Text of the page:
in DC: the migratory gays

Interesting article in the Washington Business Journal reflecting the queer exodus from Dupont and surrounding areas. It talks to Dave Perruzza, owner of the primary 17th St bars, and David Franco, owner of Universal Gear that recently moved to a new location on 14th St.

At the time, Universal Gear’s owner, David Franco, told a local newspaper that Universal Gear’s departure would be the “nail in the coffin” for 17th Street. From his corporate offices just up 17th Street, Franco now says it was simply the right move. “We saw the eastward movement over the past five years,” Franco said.

“We used to know how well we were doing by the number of Safeway bags our customers would store behind the counter,” Franco said. “As time went on, we saw fewer and fewer Safeway bags, because people weren’t shopping there — they were shopping at Whole Foods.”

What’s interesting to me is that this article completely disregards what most people consider Dupont, as in the actual area around the metro stop and stretching down P Street towards Rock Creek Park. That area still does a fair amount of business, but aside from the dance club, it gets treated as “yesterday’s Dupont.” 17th Street was merely the first to benefit from a migration, and now they’re getting left behind as the gays keep moving.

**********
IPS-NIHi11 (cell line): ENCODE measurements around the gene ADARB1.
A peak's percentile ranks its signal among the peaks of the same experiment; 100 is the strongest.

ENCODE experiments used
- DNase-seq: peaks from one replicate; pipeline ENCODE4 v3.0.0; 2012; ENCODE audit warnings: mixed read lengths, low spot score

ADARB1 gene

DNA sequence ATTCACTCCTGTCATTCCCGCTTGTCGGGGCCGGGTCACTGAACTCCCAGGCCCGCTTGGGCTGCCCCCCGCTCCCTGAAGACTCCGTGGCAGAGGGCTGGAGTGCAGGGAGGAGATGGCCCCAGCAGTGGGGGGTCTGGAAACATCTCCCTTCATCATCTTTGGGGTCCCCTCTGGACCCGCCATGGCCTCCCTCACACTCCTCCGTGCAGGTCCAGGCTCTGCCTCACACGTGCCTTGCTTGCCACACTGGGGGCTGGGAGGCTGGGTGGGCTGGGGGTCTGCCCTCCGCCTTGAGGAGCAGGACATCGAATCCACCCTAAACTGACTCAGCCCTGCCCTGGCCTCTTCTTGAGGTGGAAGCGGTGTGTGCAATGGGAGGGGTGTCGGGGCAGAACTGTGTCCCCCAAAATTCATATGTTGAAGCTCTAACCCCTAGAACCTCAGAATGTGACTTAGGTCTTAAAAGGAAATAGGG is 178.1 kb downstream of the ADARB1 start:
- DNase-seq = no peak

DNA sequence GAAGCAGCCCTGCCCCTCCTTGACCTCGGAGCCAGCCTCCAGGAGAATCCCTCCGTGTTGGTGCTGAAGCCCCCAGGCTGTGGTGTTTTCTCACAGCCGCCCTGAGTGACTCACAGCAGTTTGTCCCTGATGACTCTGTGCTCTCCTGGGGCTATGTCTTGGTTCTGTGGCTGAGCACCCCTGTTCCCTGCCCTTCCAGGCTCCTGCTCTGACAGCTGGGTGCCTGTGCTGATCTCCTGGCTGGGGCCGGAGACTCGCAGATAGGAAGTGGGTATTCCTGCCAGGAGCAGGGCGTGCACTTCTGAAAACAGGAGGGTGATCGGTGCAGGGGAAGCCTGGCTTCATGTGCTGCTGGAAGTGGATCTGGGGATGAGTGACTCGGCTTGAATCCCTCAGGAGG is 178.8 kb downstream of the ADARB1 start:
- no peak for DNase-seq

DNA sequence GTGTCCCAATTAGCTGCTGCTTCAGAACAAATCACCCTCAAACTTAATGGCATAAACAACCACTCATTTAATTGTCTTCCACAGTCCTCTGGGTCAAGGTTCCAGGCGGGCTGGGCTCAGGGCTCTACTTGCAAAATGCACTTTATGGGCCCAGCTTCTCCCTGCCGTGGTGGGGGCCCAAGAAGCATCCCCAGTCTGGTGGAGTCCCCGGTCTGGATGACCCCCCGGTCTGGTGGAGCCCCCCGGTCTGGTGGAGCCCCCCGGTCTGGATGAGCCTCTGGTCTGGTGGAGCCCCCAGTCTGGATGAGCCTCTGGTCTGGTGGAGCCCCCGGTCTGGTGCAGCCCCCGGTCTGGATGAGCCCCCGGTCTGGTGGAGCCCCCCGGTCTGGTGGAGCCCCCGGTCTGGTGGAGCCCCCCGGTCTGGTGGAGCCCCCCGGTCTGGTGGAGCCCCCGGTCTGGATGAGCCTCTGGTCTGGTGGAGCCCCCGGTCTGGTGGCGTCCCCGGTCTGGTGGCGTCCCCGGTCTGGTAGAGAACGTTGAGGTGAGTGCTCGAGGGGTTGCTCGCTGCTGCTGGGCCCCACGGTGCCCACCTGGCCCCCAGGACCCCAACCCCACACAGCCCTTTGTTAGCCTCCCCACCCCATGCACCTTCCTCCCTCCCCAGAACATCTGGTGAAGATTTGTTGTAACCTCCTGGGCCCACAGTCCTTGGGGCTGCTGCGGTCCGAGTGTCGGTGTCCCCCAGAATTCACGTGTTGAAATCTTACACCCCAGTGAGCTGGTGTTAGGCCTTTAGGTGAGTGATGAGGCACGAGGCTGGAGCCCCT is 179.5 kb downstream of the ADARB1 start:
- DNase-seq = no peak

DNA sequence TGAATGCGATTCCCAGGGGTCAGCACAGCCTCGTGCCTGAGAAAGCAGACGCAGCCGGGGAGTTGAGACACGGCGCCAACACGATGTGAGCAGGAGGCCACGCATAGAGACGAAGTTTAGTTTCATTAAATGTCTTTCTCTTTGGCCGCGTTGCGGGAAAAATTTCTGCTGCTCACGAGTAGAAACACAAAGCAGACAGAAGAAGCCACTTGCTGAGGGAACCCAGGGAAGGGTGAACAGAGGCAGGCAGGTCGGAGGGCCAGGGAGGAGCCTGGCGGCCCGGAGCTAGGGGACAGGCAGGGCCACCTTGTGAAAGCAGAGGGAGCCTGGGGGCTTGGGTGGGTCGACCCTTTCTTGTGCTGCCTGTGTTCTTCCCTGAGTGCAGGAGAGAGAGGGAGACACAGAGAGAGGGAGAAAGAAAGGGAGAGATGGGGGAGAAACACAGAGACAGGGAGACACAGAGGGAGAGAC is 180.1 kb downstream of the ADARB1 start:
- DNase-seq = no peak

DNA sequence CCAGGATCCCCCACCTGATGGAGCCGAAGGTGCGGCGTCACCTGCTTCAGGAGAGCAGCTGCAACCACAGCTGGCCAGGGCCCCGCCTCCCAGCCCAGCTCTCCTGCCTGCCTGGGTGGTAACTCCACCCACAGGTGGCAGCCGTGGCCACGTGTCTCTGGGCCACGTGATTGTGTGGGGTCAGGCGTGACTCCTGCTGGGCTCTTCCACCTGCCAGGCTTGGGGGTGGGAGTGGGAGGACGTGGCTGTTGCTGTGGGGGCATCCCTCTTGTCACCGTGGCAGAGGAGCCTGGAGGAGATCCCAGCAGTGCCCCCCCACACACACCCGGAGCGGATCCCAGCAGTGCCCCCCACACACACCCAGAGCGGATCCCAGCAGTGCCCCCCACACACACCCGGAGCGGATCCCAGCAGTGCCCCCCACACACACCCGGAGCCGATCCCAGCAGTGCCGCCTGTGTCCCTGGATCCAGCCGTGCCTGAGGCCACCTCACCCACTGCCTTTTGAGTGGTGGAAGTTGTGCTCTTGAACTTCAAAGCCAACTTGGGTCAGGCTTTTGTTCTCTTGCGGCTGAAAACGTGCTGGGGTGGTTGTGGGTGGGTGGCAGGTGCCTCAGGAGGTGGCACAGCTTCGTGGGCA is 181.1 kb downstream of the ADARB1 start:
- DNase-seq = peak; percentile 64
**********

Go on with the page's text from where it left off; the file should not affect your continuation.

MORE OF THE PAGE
You may also like...

4 Responses

  1. Gooster says:

    Are they migrating or are they being pushed? Look at the current community and I bet you see a lot of young families walking around right? They are the blight of the gayborhood!

  2. Fredo says:

    @Gooster: No, they’re definitely migrating. And by your definition the gays could be considered the blight of the less than well-to-do families in other neighborhoods. It’s a two way street.

  3. kyle says:

    A lot of us did our drinking (and some of our shopping) in the gayborhood, but never lived there. Except for two-and-a-half years of exile in NE, since moving to DC I’ve always lived in either Adams-Morgan or Mt. Pleasant. It’s good to pop in on the “family” ever so often, but I wouldn’t want to live among them 24/7. I think this trend will continue: that while there will remain a few spots with concentrations of gay-0riented businesses – bars, boutique-type shops, etc. – gays will continue to fan out all over the city to live in neighborhoods they deem comfortable/desirable (for whatever the individuals’ reasons).

  4. Brian says:

    The neighborhood stretching down P Street towards Rock Creek has only been a small sliver of the Dupont Circle neighborhood, at least from a cultural perspective. The area bounded by P Street, New Hampshire, M and Rock Creek (where I used to live for years) is truly what people are talking about when they refer to West End, as it’s fairly unique from Dupont, Foggy Bottom, Golden Triangle or the Mall. And the part that is north of Massachusetts and west of Florida is really Embassy Row, leaving only a few blocks scattered between P, 22nd, Florida and R to be actually called “Dupont.”

    I miss living down there quite a bit, but I certainly preferred West End to Dupont–the few blocks separation made a world of difference.

    DC isn’t alone in this problem, BTW–here in Atlanta, I’ve been a part of the migration out gays from Midtown towards the Edgewood/Kirkwood/East Atlanta areas. The reasons are obvious–housing costs less and gives you more. I also saw this happening in Chicago, where gays are migrating north
    from Boystown about two miles up the El red line, towards Andersonville.

Leave a Reply

Your email address will not be published. Required fields are marked *